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You Can Once Again Watch The Macy's Thanksgiving Day Parade In Person This Year

Eugene Gologursky, Getty Images for Macy's Inc.
Getty Images for Macy's Inc.
The 94th annual Macy's Thanksgiving Day Parade was held in a modified version on Nov. 26 in New York City. Macy's said the 2021 parade will include new precautions as in-person viewing resumes in Manhattan.

Because of the pandemic, last year's Macy's Thanksgiving Day Parade in New York City was a virtual event — made just for TV — that was held in the one-block stretch in front of the company's flagship store on 34th Street. But this year, the public will be able to watch the parade flow through Manhattan in person, Macy's says.

Marking the 95th year of the parade, live musical performances will make their return alongside the iconic giant balloons, decorated floats, marching bands, and of course, an appearance by Santa.

"We are thrilled to welcome back in its full form the Macy's Thanksgiving Day Parade," New York City Mayor Bill de Blasio said in a news release. He said he looks forward to "welcoming back Parade watchers to experience it safely, live and in person this November."

While the annual parade is set to march down the streets of Manhattan, city and parade officials said several precautions will be in place to ensure the health and safety of parade viewers and participants.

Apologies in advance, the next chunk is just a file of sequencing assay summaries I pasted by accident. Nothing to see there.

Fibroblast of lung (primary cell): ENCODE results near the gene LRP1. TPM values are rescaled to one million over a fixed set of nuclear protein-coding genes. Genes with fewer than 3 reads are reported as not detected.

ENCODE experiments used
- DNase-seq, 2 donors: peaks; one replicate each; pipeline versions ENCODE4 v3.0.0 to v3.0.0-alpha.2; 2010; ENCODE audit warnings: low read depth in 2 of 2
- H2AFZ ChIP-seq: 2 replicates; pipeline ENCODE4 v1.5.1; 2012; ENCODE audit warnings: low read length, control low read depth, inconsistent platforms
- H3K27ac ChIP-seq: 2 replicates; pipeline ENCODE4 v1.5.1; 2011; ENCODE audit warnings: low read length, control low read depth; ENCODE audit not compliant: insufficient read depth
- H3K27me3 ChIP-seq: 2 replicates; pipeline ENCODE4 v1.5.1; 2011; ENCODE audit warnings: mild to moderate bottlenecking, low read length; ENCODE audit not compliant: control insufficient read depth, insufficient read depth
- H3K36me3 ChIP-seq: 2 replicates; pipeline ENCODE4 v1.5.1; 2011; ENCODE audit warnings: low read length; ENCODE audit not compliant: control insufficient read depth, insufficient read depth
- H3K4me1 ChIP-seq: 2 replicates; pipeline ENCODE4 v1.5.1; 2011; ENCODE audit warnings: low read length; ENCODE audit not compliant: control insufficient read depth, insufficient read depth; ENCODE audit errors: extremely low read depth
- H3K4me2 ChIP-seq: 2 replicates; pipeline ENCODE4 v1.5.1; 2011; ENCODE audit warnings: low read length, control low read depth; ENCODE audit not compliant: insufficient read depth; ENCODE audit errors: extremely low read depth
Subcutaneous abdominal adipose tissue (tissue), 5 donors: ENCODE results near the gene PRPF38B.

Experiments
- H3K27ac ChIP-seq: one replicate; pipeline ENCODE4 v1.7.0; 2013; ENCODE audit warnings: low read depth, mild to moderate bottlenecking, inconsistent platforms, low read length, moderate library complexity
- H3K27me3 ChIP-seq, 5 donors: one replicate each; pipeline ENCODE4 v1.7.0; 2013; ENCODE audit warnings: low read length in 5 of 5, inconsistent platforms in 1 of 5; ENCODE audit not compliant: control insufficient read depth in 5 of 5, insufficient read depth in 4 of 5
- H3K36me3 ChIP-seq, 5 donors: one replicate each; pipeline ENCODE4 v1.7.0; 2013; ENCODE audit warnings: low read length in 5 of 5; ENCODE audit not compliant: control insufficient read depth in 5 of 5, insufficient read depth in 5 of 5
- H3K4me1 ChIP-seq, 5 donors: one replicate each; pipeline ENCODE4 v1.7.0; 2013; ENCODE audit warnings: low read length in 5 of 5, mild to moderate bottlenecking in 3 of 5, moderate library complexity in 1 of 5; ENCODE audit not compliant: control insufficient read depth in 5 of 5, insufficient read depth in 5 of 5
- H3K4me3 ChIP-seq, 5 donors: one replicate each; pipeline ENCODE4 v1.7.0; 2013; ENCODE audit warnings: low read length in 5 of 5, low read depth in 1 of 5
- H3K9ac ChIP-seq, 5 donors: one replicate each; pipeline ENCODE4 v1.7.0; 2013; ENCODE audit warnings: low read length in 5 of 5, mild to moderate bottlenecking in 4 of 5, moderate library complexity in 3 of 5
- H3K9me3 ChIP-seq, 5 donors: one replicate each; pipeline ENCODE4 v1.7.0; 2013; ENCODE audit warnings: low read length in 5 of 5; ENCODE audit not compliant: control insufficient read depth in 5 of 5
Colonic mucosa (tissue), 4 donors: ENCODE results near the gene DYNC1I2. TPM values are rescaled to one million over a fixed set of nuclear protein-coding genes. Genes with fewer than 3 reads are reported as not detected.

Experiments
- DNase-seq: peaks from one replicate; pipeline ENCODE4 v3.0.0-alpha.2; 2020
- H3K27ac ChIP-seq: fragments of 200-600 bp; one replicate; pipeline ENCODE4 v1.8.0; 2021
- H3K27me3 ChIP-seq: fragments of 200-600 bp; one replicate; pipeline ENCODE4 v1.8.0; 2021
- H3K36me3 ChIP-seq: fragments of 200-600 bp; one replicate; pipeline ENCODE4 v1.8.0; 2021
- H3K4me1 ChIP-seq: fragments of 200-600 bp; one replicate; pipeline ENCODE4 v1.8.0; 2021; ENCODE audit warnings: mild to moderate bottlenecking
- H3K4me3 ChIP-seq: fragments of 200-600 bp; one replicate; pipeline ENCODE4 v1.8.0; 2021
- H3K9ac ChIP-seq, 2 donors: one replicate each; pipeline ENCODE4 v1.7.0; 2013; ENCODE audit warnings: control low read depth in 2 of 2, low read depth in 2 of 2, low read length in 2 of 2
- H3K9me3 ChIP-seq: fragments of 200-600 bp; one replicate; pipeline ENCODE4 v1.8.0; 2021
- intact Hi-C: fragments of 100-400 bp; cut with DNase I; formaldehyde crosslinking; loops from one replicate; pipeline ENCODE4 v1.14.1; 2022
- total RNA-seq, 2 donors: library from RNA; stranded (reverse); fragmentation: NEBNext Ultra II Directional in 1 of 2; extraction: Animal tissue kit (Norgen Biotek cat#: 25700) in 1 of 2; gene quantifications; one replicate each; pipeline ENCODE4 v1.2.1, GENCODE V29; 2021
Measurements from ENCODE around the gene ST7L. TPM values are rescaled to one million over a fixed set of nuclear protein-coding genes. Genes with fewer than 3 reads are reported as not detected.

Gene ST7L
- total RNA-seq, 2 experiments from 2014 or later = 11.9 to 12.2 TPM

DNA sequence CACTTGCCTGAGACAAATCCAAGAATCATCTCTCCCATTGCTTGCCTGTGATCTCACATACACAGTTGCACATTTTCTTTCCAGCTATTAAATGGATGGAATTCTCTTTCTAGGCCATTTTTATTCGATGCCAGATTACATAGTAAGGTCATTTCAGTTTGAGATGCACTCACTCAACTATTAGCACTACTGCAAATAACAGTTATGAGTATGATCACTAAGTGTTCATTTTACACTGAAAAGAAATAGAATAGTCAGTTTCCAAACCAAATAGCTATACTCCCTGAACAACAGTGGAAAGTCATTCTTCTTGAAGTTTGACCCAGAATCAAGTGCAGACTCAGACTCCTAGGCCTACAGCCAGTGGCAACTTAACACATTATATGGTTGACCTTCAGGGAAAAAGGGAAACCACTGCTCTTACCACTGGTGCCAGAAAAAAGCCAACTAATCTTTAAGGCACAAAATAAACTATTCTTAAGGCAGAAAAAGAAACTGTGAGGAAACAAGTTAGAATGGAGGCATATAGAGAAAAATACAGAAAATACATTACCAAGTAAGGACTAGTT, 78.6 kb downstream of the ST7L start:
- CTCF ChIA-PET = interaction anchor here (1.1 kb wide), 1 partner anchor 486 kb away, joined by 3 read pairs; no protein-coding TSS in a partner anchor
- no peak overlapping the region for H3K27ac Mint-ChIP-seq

All volunteer participants and staff must be vaccinated against COVID-19 and will be required to wear face coverings and other protective equipment, Macy's said.

In order to follow social distancing guidelines along the parade route, Macy's will also cut the overall number of participants (everyone from balloon handlers to marching bands) by up to 20% — or about 1,600. That's down from the normal figure of about 8,000.

Last year, parade officials held a modified versionof the event due to the rise of COVID-19 cases across the country, with much of the parade being pretaped over a span of three days for the televised event.

It's unclear how many people will line the streets this year to watch the parade, which typically draws 2 million to 3 million spectators along the route. Details on public viewing locations and entry guidelines and restrictions will be announced in November.
Copyright 2021 NPR. To see more, visit https://www.npr.org.